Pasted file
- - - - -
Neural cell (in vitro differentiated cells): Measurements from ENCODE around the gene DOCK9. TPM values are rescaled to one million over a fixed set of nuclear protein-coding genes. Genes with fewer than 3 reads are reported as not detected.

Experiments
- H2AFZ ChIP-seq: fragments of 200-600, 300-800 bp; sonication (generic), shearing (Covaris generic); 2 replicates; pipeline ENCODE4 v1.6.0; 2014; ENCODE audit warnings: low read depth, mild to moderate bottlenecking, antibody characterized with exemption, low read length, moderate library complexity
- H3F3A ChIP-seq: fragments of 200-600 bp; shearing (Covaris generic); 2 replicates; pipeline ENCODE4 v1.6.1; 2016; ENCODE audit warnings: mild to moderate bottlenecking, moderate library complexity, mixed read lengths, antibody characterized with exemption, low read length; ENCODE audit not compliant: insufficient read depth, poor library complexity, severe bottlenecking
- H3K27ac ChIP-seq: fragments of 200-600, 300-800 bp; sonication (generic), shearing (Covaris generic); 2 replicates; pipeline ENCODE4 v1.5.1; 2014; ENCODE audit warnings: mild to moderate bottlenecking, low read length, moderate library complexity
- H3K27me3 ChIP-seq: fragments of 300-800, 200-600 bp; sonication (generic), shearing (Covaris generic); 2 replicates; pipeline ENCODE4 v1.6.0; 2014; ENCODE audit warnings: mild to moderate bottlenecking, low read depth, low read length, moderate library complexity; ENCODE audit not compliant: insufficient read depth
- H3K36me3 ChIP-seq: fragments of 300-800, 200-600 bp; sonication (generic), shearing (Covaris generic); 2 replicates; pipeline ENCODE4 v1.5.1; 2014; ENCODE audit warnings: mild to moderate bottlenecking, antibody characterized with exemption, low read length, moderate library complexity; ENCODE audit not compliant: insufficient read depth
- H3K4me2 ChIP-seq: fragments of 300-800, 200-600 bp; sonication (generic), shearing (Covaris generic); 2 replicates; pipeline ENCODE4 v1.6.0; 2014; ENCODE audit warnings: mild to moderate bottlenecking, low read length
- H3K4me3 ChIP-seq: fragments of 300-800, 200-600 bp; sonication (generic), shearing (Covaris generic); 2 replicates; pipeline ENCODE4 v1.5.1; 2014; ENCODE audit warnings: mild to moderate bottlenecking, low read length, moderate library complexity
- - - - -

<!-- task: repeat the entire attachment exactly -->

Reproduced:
Neural cell (in vitro differentiated cells): Measurements from ENCODE around the gene DOCK9. TPM values are rescaled to one million over a fixed set of nuclear protein-coding genes. Genes with fewer than 3 reads are reported as not detected.

Experiments
- H2AFZ ChIP-seq: fragments of 200-600, 300-800 bp; sonication (generic), shearing (Covaris generic); 2 replicates; pipeline ENCODE4 v1.6.0; 2014; ENCODE audit warnings: low read depth, mild to moderate bottlenecking, antibody characterized with exemption, low read length, moderate library complexity
- H3F3A ChIP-seq: fragments of 200-600 bp; shearing (Covaris generic); 2 replicates; pipeline ENCODE4 v1.6.1; 2016; ENCODE audit warnings: mild to moderate bottlenecking, moderate library complexity, mixed read lengths, antibody characterized with exemption, low read length; ENCODE audit not compliant: insufficient read depth, poor library complexity, severe bottlenecking
- H3K27ac ChIP-seq: fragments of 200-600, 300-800 bp; sonication (generic), shearing (Covaris generic); 2 replicates; pipeline ENCODE4 v1.5.1; 2014; ENCODE audit warnings: mild to moderate bottlenecking, low read length, moderate library complexity
- H3K27me3 ChIP-seq: fragments of 300-800, 200-600 bp; sonication (generic), shearing (Covaris generic); 2 replicates; pipeline ENCODE4 v1.6.0; 2014; ENCODE audit warnings: mild to moderate bottlenecking, low read depth, low read length, moderate library complexity; ENCODE audit not compliant: insufficient read depth
- H3K36me3 ChIP-seq: fragments of 300-800, 200-600 bp; sonication (generic), shearing (Covaris generic); 2 replicates; pipeline ENCODE4 v1.5.1; 2014; ENCODE audit warnings: mild to moderate bottlenecking, antibody characterized with exemption, low read length, moderate library complexity; ENCODE audit not compliant: insufficient read depth
- H3K4me2 ChIP-seq: fragments of 300-800, 200-600 bp; sonication (generic), shearing (Covaris generic); 2 replicates; pipeline ENCODE4 v1.6.0; 2014; ENCODE audit warnings: mild to moderate bottlenecking, low read length
- H3K4me3 ChIP-seq: fragments of 300-800, 200-600 bp; sonication (generic), shearing (Covaris generic); 2 replicates; pipeline ENCODE4 v1.5.1; 2014; ENCODE audit warnings: mild to moderate bottlenecking, low read length, moderate library complexity